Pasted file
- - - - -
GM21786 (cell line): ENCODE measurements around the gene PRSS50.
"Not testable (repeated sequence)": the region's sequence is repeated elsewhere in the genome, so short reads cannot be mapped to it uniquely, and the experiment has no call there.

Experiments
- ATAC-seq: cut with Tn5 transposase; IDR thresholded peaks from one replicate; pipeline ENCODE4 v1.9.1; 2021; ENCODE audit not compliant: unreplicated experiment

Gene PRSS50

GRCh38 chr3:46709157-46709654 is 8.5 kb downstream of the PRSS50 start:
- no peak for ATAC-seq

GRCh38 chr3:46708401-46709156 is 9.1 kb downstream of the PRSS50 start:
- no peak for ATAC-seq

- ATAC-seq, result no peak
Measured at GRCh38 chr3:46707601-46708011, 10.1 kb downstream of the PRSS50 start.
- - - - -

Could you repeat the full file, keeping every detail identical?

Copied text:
GM21786 (cell line): ENCODE measurements around the gene PRSS50.
"Not testable (repeated sequence)": the region's sequence is repeated elsewhere in the genome, so short reads cannot be mapped to it uniquely, and the experiment has no call there.

Experiments
- ATAC-seq: cut with Tn5 transposase; IDR thresholded peaks from one replicate; pipeline ENCODE4 v1.9.1; 2021; ENCODE audit not compliant: unreplicated experiment

Gene PRSS50

GRCh38 chr3:46709157-46709654 is 8.5 kb downstream of the PRSS50 start:
- no peak for ATAC-seq

GRCh38 chr3:46708401-46709156 is 9.1 kb downstream of the PRSS50 start:
- no peak for ATAC-seq

- ATAC-seq, result no peak
Measured at GRCh38 chr3:46707601-46708011, 10.1 kb downstream of the PRSS50 start.